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Case Reports and Images in Oncology

 
     
Case Report
 
Small-cell carcinoma of the uterine cervix with long-term survival obtained with multimodal treatment: A case report
Fatima Safini1, Nadia Benchakroun2, Sara Belkheiri3, Mehdi Karkouri4, Abdellatif Benider2
1Doctor in oncology-radiotherapy, Regional Center of Oncology, Al Hoceima, Morocco
2Associate Professor in oncology-radiotherapy, Department of Oncology and Radiotherapy, Mohammed VI Cancer Treatment Center, Ibn Rochd, Casablanca, Morocco
3Doctor in oncology-radiotherapy, Department of Oncology and Radiotherapy, Mohammed VI Cancer Treatment Center, Ibn Rochd University Hospital, Quartier des Hopitaux, Casablanca, Morocco
4Associate Professor in cytology and histopathology, Department of cytology and histopathology, Ibn Rochd University Hospital, Casablanca, Morocco


Article ID: 100044Z10FS2017
doi:10.5348/Z10-2017-44-CR-15

Corresponding Author:
Fatima Safini,
Regional Center of Oncology (Centre Régional d’Oncologie),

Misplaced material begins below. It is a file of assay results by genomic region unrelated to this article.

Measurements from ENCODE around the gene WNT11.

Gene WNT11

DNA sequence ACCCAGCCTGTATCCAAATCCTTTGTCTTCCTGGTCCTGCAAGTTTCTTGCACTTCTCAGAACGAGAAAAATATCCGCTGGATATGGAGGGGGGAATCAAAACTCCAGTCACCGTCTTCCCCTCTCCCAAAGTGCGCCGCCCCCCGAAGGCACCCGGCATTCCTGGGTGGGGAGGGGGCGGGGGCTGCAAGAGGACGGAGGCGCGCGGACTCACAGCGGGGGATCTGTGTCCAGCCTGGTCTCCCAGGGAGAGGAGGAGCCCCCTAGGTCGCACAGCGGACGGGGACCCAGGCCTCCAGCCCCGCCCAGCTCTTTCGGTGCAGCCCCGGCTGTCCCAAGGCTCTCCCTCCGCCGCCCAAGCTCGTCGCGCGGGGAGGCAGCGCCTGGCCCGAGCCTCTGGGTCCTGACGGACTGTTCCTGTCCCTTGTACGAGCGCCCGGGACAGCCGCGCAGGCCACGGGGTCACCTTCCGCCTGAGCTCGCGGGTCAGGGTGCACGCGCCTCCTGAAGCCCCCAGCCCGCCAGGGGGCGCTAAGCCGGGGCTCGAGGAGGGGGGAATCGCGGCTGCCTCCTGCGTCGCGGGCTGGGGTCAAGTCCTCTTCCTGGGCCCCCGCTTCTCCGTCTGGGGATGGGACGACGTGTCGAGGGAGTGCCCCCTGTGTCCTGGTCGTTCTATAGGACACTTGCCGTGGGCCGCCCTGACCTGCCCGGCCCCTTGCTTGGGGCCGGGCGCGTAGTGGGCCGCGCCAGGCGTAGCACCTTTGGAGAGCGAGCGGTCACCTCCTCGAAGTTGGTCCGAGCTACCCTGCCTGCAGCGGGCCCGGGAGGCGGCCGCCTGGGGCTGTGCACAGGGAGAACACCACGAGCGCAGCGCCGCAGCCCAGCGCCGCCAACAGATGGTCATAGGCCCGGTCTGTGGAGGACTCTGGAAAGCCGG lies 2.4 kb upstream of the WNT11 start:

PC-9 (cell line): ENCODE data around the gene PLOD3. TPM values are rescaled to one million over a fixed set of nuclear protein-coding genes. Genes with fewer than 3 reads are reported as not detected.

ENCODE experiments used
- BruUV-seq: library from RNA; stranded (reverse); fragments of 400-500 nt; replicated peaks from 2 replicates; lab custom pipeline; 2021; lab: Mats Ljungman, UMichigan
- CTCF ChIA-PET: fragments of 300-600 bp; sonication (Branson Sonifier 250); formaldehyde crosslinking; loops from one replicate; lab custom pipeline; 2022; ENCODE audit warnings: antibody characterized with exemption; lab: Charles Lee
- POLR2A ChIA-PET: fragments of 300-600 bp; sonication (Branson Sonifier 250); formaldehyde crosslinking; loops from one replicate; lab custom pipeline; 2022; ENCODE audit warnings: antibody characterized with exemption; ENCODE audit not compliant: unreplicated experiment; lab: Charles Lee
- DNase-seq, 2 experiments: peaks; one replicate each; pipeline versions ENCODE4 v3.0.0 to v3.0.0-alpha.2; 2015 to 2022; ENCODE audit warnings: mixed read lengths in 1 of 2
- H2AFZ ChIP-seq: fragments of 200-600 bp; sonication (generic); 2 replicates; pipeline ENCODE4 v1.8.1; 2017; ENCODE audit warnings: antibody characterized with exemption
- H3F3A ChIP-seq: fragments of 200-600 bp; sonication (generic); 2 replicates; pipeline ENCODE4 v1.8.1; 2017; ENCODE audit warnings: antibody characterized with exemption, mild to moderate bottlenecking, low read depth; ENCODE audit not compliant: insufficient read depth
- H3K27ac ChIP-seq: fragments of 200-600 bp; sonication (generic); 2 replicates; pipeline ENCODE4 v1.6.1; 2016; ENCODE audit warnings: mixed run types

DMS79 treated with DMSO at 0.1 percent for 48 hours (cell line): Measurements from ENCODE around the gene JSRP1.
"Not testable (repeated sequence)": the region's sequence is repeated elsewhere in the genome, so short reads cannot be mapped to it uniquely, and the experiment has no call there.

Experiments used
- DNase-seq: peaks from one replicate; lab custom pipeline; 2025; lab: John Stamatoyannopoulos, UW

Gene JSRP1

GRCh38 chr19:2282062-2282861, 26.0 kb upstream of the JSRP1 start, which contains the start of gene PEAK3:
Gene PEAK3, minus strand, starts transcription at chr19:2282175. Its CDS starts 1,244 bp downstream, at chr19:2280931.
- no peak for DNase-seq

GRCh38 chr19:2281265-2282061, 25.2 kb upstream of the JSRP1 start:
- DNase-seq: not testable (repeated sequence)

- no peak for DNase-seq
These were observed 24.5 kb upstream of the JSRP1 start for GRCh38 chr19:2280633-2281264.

Al Hoceima, Morocco
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Safini F, Benchakroun N, Belkheiri S, Karkouri M, Benider A. Small-cell carcinoma of the uterine cervix with long-term survival obtained with multimodal treatment: A case report. J Case Rep Images Oncology 2017;3:65–68.


ABSTRACT
Introduction: Small-cell carcinoma of the uterine cervix is a rare aggressive tumor accounting for less than 5% of all cervical carcinomas. It is associated with a poor prognosis.
Case Report: We report a case in a 37-year-old female revealed by vaginal bleeding. The patient underwent a radical hysterectomy with pelvic and paraortic lymphadenectomy with advanced stage. An adjuvant chemotherapy using etoposide and cisplatin for six courses was given and followed by adjuvant pelvic radiotherapy and vaginal brachytherapy. After six years of follow-up, the patient is free of disease.
Conclusion: The purpose of this case is to report the successful results with a multimodal treatment in Small-cell carcinoma of the uterine cervix including surgery, chemotherapy platinum based and radiotherapy.

Keywords: Small-cell carcinoma, Treatment, Uterine cervix


INTRODUCTION